After what seems like seven lifetimes of the elves in waiting, we finally have the next sourcebook for The One Ring RPG by British publishers Cubicle 7, The Heart of The Wild. I have read through my pre-order PDF copy and I think I have an answer to the question, was it worth the wait? The answer is a most resounding yes.
The One Ring: Adventures of the Edge if the Wild, is a charming and remarkably well produced role-playing game penned by Francesco Nepitello and Marco Maggi, a game that captures the spirit of Tolkien’s literary masterpieces perfectly in its immaculate and breathtaking presentation and its wonderful writing.
Cubicle 7 has published disappointingly little since the release of the core books two years ago. We have had an excellent sourcebook of adventures and a GM screen packaged with a small sourcebook on Lake-town and its environs, both of which easily managed to uphold the lofty standards originally set by the core rulebooks.
It is not until now however, that we fully delve into the meat of Tolkien’s wonderful and meticulously detailed Middle Earth as it has been interpreted by Gareth Ryder-Hanrahan and Francesco Nepitello.
The Heart if the Wild is a 128-page hardcover setting sourcebook detailing the Vales of Anduin along the Great River and the ancient, tangled forest of Mirkwood to the east. With descriptions of these two expansive areas it covers the ancestral homelands of the elves of Mirkwood, the Woodsmen of Wilderland and the Beornings, all of which are featured as playable cultures in the Adventurers Guide of the core set.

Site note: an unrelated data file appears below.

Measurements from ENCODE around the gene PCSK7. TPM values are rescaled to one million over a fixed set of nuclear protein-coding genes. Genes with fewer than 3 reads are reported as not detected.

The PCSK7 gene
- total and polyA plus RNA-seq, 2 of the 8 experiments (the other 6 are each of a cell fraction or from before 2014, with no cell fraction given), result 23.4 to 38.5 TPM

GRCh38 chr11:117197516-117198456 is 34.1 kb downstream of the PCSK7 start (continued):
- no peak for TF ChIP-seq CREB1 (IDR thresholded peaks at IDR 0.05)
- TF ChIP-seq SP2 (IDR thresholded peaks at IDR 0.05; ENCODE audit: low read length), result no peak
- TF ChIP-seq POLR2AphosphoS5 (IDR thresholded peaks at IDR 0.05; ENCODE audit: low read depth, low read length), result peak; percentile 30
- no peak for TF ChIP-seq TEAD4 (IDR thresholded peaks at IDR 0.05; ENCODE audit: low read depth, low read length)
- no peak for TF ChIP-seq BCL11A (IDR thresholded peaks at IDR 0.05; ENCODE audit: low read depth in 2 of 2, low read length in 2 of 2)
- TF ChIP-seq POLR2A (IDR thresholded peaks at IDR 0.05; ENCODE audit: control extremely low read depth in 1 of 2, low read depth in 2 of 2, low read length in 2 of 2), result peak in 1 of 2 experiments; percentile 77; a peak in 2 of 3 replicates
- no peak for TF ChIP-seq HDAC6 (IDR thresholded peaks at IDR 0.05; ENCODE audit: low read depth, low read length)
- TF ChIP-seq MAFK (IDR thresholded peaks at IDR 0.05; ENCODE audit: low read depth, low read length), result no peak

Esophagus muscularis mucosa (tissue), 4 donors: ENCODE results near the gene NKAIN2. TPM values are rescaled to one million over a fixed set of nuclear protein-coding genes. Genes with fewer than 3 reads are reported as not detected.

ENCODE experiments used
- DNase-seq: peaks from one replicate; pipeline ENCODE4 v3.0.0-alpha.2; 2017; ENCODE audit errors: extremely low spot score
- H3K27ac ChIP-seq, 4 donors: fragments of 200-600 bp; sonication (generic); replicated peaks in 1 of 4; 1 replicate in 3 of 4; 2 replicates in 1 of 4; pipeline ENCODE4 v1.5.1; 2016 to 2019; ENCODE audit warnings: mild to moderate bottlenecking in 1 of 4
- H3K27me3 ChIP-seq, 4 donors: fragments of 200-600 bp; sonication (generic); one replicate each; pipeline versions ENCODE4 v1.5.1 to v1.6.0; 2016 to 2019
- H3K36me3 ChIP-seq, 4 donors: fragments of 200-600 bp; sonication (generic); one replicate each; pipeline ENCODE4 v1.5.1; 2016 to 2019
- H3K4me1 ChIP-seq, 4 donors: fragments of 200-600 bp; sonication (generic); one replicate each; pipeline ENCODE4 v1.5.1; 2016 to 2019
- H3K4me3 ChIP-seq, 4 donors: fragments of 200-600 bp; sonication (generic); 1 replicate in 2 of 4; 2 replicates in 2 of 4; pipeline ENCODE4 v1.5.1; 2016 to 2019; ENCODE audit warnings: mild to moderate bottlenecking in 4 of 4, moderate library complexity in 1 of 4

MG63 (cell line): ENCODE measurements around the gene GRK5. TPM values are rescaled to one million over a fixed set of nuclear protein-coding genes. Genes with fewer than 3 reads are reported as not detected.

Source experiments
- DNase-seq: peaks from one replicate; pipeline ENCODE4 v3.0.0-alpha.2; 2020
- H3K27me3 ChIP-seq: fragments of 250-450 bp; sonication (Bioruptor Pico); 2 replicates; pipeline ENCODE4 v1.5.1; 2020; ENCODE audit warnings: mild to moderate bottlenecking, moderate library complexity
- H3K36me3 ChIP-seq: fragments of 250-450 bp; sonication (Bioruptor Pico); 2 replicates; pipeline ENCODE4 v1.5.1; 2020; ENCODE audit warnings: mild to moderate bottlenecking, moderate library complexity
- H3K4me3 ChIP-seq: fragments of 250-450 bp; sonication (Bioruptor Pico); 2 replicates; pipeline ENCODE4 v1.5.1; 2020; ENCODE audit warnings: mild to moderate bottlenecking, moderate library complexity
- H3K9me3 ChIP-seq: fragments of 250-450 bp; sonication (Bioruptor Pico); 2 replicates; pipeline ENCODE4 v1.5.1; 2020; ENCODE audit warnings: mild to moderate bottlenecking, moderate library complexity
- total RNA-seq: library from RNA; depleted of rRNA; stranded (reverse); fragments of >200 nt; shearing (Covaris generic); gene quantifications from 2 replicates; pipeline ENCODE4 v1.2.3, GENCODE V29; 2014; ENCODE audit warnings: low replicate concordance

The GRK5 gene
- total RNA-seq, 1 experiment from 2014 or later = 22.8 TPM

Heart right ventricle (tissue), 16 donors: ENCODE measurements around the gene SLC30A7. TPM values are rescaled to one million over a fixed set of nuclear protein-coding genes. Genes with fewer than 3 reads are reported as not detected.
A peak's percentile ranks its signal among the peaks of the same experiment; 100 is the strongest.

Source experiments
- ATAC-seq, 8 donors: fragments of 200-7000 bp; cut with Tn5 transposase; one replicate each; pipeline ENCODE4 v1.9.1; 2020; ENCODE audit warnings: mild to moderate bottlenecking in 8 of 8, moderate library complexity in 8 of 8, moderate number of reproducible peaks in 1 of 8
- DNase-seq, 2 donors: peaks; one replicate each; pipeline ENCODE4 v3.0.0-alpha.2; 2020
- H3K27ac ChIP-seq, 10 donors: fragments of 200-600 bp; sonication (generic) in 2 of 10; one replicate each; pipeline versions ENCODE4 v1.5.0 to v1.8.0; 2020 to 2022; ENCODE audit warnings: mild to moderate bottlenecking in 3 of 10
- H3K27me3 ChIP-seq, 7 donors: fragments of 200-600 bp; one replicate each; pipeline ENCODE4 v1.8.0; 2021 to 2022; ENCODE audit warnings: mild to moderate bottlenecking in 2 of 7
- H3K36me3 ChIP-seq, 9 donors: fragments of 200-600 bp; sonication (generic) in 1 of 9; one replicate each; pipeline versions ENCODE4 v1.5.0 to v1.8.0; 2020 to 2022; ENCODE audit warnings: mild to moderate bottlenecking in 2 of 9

The first two chapters go into evocative and intricate detail about the Vales of Anduin and the forest of Mirkwood respectively. Each of these areas are broken into smaller regions, valleys and mountain ranges with each entry detailing the lay of the land, its inhabitants, wildlife, history, and lore. What strikes me about these descriptions is how they are written in an easy and concise style, yet are still very akin to the prose used in Tolkien’s own descriptions of Middle Earth. New fellowship phases and cultural virtues are interspersed in these descriptions too, and they are all a welcome addition.
Each page bristles with plot hooks and ideas for your adventures, but never do you feel like Wilderland is just a setting created for your company of heroes to chop-up orcs in. No, this feels like a living breathing world of its own, as Middle Earth always felt in the great professor’s original writings. The captivating descriptions could be pulled right from the pages by the Loremaster, as he describes to his players what their adventurers see as they travel the trackless forests and steep valleys of Wilderland.
The area presented is not as broad in scope as many campaign settings, but rather, it has a tight focus on a smaller geographical area that springs to life in its shear level of detail. So faithful is the writing to its source material that you will be amazed by the quality of content that is not actually part of Tolkien’s original lore, and has been specifically crafted for this book. Not that you will be able to tell the difference, unless perhaps you are a true Tolkien buff, or use Wikipedia like me!